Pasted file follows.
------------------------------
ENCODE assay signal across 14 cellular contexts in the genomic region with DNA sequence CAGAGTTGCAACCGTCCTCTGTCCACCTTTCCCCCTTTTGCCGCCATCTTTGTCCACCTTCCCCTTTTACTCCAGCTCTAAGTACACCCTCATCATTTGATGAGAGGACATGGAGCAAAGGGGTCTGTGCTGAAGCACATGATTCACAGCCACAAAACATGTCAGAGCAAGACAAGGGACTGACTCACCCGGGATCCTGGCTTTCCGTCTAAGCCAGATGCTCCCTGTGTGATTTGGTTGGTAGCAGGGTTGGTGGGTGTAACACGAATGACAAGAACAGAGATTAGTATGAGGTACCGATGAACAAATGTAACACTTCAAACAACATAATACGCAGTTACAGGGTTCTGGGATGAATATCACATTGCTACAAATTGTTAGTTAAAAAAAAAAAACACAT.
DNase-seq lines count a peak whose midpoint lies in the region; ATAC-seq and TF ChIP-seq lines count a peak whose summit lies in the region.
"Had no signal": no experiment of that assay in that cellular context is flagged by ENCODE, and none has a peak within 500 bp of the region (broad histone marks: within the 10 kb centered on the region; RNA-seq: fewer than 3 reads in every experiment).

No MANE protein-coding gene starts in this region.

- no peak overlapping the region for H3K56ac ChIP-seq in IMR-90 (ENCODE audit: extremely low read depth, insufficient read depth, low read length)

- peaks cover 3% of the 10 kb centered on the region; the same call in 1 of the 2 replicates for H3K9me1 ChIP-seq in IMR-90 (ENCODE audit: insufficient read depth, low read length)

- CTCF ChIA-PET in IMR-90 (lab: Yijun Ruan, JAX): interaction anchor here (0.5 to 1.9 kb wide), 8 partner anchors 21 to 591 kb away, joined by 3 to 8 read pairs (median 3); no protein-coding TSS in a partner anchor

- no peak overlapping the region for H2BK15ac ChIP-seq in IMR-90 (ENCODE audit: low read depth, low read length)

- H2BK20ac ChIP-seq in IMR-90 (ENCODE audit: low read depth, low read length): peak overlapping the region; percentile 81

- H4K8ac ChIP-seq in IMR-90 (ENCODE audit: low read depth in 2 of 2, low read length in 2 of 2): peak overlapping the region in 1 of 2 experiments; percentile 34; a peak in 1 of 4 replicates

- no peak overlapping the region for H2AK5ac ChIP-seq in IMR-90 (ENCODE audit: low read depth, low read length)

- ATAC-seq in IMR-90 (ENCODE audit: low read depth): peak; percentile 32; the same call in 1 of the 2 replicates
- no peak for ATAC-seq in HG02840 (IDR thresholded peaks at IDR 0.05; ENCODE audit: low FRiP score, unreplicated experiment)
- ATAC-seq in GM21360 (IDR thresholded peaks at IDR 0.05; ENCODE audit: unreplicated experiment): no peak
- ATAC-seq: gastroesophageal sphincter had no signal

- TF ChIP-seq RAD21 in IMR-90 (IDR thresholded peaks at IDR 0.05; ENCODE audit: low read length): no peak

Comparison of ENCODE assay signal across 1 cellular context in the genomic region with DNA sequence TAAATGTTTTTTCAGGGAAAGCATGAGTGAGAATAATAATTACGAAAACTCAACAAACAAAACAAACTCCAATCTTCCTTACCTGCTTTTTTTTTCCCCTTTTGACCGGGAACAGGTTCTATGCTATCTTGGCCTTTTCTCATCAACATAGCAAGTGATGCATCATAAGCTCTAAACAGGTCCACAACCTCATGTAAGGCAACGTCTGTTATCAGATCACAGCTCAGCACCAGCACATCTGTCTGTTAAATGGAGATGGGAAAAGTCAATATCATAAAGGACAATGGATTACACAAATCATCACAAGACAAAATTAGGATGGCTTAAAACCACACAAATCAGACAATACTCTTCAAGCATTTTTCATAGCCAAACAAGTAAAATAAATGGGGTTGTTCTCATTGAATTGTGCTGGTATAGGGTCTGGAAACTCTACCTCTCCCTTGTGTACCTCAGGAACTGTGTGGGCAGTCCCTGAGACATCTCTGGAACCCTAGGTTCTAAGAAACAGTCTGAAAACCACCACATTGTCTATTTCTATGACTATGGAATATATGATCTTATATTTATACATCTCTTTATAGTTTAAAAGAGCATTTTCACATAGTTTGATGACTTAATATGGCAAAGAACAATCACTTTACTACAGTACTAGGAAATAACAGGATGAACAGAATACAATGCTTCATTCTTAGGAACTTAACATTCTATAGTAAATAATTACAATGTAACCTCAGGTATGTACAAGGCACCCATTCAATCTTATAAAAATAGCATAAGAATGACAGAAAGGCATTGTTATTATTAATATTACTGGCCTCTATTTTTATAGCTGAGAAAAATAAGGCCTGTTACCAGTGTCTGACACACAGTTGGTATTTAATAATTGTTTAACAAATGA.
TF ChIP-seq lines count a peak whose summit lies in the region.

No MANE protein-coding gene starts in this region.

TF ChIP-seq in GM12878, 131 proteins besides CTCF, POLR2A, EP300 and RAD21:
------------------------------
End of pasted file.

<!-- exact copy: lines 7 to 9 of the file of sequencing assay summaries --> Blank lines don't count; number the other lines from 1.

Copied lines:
- CTCF ChIA-PET in IMR-90 (lab: Yijun Ruan, JAX): interaction anchor here (0.5 to 1.9 kb wide), 8 partner anchors 21 to 591 kb away, joined by 3 to 8 read pairs (median 3); no protein-coding TSS in a partner anchor

- no peak overlapping the region for H2BK15ac ChIP-seq in IMR-90 (ENCODE audit: low read depth, low read length)

- H2BK20ac ChIP-seq in IMR-90 (ENCODE audit: low read depth, low read length): peak overlapping the region; percentile 81